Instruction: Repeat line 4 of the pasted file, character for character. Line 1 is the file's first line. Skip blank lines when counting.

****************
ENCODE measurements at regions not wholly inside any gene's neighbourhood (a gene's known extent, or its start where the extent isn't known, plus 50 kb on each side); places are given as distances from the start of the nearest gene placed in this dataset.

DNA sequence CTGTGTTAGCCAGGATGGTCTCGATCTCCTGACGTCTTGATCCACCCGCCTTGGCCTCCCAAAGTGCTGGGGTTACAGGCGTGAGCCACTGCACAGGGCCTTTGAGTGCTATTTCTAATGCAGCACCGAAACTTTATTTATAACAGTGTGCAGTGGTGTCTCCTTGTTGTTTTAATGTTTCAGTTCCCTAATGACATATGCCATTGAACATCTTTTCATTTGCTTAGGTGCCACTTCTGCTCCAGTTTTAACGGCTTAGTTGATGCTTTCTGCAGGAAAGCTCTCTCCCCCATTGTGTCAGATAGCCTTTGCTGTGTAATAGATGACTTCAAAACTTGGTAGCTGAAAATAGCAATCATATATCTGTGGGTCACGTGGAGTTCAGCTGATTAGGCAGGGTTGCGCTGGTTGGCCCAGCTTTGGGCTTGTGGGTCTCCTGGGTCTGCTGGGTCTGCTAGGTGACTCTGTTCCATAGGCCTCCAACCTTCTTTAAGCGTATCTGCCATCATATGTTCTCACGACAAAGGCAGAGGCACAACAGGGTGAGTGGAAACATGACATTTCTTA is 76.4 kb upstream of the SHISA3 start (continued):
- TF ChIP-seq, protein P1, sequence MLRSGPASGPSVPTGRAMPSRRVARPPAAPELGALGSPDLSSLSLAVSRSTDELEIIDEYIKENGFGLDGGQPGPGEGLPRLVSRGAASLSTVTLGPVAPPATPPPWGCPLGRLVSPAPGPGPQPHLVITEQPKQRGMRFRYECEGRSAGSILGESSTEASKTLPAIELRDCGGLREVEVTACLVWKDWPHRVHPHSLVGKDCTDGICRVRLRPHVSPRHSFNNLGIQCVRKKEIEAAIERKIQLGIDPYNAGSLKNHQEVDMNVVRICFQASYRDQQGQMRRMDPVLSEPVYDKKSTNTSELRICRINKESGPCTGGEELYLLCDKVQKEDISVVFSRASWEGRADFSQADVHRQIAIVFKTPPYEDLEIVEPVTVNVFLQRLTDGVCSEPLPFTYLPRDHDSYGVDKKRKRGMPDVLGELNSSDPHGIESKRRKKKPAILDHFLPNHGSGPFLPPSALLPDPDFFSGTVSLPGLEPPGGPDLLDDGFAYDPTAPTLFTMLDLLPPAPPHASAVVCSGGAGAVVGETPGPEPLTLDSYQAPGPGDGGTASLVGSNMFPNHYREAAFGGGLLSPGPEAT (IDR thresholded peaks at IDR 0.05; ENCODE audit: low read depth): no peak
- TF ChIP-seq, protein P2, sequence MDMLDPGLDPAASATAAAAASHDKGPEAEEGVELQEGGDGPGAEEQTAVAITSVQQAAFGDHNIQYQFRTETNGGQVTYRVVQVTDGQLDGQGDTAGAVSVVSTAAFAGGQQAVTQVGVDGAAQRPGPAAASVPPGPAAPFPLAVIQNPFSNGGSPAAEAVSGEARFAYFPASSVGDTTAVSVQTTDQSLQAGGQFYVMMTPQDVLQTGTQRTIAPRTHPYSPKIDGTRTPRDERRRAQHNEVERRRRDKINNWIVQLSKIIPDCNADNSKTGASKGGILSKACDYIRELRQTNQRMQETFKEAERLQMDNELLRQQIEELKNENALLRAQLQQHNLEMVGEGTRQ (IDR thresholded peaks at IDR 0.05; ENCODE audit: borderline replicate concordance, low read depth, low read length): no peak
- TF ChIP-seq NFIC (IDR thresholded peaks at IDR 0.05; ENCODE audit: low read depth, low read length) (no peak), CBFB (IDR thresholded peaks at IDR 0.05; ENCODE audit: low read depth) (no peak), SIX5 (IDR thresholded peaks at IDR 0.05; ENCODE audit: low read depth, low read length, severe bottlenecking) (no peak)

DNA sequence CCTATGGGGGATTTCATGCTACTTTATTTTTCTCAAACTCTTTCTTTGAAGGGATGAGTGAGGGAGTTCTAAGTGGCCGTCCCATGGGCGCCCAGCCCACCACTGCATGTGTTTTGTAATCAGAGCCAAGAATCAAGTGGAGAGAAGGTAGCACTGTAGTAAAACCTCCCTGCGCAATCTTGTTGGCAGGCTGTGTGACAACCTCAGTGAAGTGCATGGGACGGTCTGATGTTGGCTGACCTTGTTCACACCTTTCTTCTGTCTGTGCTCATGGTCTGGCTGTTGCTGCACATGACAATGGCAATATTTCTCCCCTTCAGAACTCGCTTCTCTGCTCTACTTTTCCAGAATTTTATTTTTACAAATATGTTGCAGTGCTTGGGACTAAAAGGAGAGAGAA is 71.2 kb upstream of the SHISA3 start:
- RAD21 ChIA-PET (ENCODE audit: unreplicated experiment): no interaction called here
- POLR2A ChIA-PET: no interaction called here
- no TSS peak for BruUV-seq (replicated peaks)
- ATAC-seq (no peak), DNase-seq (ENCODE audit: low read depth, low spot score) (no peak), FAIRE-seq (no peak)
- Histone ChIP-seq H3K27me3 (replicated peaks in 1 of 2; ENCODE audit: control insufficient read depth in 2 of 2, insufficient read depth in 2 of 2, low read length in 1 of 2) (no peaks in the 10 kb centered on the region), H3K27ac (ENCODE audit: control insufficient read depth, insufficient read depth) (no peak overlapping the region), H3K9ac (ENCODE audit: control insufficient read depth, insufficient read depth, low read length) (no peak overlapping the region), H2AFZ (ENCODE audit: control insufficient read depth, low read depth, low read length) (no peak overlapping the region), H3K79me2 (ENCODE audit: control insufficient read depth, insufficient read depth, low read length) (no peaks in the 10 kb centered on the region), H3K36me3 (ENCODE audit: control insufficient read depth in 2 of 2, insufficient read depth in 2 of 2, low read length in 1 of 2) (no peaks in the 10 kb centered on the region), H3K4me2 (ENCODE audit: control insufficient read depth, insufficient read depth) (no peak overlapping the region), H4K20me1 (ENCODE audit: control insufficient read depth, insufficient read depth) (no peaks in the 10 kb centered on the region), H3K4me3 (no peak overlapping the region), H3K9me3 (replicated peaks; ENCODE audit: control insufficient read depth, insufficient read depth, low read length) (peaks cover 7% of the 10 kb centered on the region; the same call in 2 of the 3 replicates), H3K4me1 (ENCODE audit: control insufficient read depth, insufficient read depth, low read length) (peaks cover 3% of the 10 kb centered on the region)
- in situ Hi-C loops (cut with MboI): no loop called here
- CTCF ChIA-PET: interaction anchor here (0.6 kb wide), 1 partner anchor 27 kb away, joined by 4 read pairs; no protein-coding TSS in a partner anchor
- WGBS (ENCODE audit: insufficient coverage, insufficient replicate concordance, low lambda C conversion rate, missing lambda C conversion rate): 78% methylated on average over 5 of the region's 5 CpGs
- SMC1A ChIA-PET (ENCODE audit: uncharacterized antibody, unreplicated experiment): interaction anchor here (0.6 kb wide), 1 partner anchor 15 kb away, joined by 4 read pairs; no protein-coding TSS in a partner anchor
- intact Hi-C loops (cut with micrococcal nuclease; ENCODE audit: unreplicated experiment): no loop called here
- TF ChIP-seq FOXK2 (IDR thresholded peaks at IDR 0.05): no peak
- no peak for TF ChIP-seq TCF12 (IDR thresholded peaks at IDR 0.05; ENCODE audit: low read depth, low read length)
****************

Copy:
- TF ChIP-seq, protein P2, sequence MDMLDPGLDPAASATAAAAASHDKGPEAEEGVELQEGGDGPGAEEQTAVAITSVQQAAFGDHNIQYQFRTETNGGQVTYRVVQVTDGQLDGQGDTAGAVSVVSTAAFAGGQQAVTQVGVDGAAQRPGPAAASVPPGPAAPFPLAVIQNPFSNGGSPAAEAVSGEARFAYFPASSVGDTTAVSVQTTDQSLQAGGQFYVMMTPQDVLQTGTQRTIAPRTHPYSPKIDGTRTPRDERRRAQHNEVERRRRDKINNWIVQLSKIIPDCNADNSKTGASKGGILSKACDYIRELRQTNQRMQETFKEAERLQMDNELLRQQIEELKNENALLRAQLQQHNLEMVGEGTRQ (IDR thresholded peaks at IDR 0.05; ENCODE audit: borderline replicate concordance, low read depth, low read length): no peak